Remy Bumppo Theatre’s new production of George Bernard Shaw’s “Pygmalion” is a sparkling, proto-feminist version of the classic 1912 script.
Director Shawn Douglass makes sure we capture every word of the linguistic interplay in scenes where Henry Higgins (Nick Sandys) practices the “science of speech” and “phonetics.” Like the opening scene in Covent Garden, where Higgins tells the flower girl Eliza (Kelsey Brennan) and every other participant his or her place of birth once he hears a few spoken words.
Queried by a gentleman bystander (Colonel Pickering, played by Peter A. Davis), Higgins identifies him as “Cheltenham, Harrow, Cambridge, and India.” Higgins says: “You can spot an Irishman or a Yorkshireman by his brogue. I can place any man within six miles. I can place him within two miles in London. Sometimes within two streets.”
And thus we are introduced to Higgins’ career specialty: Teaching someone from somewhere like Kentish Town to speak as if he was from Park Lane, and changing the course of his life. Eliza is inspired to learn to speak like a lady so she can get a proper job in a shop, rather than selling flowers on Tottenham Court Road. She seeks out Higgins and demands that he teach her, insisting that she can pay for her lessons. Higgins and Pickering, now in partnership, decide to take her on and prepare her for the ambassador’s garden party and fancy balls. The scenes of Higgins tutoring Eliza (which you might remember from the musical version, “My Fair Lady”) are here represented by recorded lessons echoing from a Victrola.
With subtle changes, Remy Bumppo’s production makes “Pygmalion” into Eliza’s story. She’s a modern woman determined to better herself. She knows she has a future only if she can learn to speak and behave like a lady. And once she learns this, she wants more. She rightly wants to know what is to become of her now. How can she take care of herself?
Remy Bumppo uses Shaw’s original script but adds some mid-century touches and a new character—an older version of Eliza, named Elizabeth, personified by Jane deLaubenfels. Elizabeth appears at beginning, middle and end of the play to honor the memory of what took place in the boxed-up rooms that used to be Higgins’ “laboratory” on Wimpole Street.
Sound designer Christopher Kriz uses mid-century pop songs emanating from a period radio, to signal the timing of Elizabeth’s mostly silent appearances. The music, her businesslike 1950s skirted suit, and her resemblance to young Eliza are our clues about what became of the Covent Garden flower girl.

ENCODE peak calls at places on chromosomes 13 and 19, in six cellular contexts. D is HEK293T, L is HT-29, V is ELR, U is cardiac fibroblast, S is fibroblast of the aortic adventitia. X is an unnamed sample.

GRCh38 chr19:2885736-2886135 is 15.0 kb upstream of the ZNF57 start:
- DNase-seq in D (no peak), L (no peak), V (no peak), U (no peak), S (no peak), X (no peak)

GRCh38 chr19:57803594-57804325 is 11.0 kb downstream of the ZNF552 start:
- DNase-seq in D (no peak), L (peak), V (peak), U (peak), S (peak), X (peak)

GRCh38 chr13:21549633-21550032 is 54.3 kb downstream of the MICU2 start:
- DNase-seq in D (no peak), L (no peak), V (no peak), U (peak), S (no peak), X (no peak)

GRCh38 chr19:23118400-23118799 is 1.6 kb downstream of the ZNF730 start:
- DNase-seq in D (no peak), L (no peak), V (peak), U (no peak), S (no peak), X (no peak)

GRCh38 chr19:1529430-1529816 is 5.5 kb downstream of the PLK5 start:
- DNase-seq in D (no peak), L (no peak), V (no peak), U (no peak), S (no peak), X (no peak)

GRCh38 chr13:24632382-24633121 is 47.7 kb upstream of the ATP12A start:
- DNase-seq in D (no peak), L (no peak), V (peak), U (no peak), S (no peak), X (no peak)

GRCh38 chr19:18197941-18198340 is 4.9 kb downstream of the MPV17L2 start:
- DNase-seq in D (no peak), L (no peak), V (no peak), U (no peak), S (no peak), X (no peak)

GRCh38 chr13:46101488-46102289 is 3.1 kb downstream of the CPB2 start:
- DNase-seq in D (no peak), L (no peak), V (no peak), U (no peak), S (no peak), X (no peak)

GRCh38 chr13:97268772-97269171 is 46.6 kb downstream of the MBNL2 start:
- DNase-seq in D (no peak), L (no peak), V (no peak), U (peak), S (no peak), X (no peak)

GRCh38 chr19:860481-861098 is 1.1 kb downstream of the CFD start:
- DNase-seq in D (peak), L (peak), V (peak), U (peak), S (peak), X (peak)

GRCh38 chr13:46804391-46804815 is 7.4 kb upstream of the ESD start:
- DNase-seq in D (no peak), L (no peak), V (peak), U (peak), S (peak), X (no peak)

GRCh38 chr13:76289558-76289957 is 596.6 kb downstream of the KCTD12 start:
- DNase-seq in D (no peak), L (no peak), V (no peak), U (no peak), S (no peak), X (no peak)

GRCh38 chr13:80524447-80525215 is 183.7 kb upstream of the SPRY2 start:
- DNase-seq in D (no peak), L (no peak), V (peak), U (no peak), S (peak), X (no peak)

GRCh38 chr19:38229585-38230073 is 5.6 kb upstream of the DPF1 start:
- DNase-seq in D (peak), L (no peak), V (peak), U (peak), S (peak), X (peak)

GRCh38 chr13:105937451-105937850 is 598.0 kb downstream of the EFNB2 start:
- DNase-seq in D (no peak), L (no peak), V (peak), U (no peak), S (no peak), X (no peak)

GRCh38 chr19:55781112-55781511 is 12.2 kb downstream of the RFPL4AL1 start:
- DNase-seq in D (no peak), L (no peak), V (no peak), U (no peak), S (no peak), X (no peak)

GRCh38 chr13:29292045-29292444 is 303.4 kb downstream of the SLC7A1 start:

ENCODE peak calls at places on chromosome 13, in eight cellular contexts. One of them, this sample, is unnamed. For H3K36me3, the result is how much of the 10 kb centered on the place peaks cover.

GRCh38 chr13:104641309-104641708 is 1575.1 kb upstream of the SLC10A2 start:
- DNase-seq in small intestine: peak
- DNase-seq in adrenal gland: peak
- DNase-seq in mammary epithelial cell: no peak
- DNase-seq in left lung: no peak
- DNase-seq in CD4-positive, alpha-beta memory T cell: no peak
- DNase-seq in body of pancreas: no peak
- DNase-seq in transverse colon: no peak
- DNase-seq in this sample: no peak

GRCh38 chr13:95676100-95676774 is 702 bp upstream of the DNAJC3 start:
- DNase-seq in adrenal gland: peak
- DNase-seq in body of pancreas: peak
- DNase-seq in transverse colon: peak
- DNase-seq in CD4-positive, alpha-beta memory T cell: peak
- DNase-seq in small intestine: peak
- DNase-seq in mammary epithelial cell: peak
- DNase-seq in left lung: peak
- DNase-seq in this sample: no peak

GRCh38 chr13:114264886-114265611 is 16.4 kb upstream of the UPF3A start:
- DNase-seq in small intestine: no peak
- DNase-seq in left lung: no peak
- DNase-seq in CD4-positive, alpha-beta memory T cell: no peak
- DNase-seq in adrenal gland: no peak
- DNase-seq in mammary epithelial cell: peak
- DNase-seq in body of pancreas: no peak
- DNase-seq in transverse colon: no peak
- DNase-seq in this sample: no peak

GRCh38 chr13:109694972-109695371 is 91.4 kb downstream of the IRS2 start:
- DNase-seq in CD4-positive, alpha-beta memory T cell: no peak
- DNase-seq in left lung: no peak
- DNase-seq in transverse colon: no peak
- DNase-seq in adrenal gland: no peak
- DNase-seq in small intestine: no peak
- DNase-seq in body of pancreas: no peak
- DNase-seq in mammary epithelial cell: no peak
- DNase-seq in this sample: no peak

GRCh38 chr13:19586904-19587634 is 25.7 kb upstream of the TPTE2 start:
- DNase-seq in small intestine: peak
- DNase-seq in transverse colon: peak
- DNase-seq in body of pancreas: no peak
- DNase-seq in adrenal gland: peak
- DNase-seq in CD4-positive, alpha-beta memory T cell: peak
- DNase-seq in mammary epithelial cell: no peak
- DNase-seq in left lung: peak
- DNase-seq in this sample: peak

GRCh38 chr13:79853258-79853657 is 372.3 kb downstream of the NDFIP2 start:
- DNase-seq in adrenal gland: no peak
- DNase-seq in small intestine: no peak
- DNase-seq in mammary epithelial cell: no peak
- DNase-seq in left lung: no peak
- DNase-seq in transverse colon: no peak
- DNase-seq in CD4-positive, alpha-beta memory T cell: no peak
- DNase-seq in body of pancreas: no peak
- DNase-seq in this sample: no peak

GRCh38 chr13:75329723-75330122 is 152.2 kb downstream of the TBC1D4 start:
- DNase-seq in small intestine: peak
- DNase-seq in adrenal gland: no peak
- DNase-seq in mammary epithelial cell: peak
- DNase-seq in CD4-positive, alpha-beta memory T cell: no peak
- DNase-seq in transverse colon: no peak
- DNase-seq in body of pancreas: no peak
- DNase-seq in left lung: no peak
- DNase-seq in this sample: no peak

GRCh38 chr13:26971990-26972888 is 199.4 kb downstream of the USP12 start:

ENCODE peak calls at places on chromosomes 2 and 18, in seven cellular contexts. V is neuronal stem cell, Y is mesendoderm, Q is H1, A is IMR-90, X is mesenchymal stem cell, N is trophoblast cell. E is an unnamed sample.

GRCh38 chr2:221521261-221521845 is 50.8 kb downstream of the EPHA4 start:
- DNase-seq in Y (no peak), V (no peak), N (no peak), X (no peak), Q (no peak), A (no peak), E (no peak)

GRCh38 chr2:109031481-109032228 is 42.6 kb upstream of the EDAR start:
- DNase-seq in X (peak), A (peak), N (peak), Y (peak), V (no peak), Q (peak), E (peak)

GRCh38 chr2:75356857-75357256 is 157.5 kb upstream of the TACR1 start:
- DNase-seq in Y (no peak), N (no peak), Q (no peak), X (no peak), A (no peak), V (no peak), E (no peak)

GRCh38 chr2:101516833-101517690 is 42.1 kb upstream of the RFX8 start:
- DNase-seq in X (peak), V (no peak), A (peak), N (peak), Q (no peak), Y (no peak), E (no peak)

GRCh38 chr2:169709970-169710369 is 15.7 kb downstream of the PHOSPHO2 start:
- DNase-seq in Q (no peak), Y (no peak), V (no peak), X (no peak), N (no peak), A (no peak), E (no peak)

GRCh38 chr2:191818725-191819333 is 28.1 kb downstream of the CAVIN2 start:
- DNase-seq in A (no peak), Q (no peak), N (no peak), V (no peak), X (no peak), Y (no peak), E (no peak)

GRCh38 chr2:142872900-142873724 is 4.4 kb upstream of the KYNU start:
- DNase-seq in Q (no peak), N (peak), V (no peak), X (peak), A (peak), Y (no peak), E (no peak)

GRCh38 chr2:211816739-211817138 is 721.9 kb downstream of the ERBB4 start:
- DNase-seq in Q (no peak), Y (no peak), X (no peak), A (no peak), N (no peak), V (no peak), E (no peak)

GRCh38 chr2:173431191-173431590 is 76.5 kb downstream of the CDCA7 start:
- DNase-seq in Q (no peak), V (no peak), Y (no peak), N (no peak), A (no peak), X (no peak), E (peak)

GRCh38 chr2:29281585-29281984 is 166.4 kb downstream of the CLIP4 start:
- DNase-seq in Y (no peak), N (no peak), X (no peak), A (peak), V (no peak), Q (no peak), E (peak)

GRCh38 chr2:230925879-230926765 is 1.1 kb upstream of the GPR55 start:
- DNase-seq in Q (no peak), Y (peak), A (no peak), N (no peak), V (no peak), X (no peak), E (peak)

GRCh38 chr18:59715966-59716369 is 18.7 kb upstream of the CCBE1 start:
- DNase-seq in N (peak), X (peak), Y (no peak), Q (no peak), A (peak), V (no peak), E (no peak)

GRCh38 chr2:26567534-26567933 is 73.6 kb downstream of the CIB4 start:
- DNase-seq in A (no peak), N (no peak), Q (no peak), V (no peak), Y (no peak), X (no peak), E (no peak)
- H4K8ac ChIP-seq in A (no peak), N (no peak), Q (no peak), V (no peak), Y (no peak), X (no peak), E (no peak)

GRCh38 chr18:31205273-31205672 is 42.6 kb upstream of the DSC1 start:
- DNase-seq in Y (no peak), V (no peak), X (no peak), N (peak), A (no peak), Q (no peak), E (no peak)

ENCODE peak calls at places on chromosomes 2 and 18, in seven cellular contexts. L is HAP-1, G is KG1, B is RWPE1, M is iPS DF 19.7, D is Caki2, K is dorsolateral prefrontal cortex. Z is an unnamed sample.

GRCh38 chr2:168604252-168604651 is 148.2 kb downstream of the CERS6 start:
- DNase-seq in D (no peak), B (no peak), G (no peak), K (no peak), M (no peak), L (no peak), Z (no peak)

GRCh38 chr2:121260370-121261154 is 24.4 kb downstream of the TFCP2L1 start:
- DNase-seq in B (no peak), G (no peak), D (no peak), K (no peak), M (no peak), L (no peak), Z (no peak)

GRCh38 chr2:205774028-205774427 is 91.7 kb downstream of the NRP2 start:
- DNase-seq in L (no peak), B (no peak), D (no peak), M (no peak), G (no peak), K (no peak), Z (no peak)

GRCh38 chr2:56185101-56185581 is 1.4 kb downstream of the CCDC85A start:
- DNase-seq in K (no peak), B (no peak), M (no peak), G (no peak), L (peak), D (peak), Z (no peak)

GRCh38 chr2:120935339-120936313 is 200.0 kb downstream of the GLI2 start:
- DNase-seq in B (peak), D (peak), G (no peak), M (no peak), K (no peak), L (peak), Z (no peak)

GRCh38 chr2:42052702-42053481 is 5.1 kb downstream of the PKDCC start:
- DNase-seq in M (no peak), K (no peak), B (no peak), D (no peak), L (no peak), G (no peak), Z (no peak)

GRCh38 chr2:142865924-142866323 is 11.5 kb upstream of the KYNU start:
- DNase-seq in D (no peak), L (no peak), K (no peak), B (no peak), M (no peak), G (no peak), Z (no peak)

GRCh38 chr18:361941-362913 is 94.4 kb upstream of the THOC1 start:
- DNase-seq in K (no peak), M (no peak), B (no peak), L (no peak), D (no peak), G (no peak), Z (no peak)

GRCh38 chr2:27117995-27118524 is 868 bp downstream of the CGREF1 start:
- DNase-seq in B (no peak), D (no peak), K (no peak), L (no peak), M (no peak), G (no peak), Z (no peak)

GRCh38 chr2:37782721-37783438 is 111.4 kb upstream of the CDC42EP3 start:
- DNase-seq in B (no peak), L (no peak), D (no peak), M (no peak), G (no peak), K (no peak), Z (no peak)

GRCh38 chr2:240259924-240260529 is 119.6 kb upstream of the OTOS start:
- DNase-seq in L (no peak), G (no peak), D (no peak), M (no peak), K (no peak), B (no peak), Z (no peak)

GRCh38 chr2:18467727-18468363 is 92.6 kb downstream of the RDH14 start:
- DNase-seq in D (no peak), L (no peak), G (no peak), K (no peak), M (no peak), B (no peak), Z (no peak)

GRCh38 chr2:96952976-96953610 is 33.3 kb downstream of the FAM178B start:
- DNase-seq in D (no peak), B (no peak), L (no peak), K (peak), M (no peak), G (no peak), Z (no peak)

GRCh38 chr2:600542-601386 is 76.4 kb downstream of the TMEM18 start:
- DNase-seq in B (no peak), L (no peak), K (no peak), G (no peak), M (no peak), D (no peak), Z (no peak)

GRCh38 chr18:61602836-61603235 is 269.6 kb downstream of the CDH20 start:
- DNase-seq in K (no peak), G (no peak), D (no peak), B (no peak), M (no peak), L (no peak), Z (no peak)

Our recollections of Lerner and Loewe’s “My Fair Lady,” the 1956 musical version of “Pygmalion,” are nudged in every scene. We hear the Shaw dialogue that inspired songs like “The Rain in Spain,” “Get Me to the Church on Time” and “I’ve Grown Accustomed to Her Face.” But seeing the real Shaw script performed so beautifully makes you appreciate the quality of GBS’ writing once again. “Pygmalion” stands on its own as a brilliant piece of theater—both comedy and drama—with no need for musical accoutrements.
Douglass has a remarkable cast to work with. Sandys and Davis are consummate performers whose every tone and action are right. Brennan is excellent as the ambitious flower girl, as she learns to be a lady, carefully aspirating her “h’s,” and as Higgins’ glamorous almost-finished project. David Darlow as Alfred Doolittle has two delightful turns as Eliza’s father. First, the dustman visits Higgins, seeking to benefit from his daughter’s new situation. And later, he arrives in top hat and tails as the about-to-be bridegroom who has come into some money (three thousand a year!) as a result of Higgins’ casual recommendation to an American philanthropist.
Annabel Armour as Henry’s mother, Mrs. Higgins, comports herself as an elegant English lady but also, in the end, protects Eliza from her sometimes overbearing son. Mrs. Pearce (Laurie Larson), Higgins’ housekeeper, is properly helpful and outspoken when needed.
The simple set designed by Jacqueline and Richard Penrod makes full use of the upstairs main stage at Greenhouse Theater Center. This production is staged in the round with actors entering and exiting stage left and right. Two crew members, dressed in moving company uniforms, are semi-characters, moving the scenery, but uncredited in the playbill. They move furniture in out and rearrange it to suggest Higgins’ lodging and his mother’s drawing room in Chelsea. The women’s costumes are exquisitely designed by Kristy Leigh Hall.
Irish-born Shaw (he preferred to be known as Bernard Shaw) lived in London for most of his life. He was a political activist, a socialist and a member of the Fabian Society. He wrote more than 60 plays and was awarded the Nobel Prize in Literature in 1925.
This review was previously posted on Third Coast Review.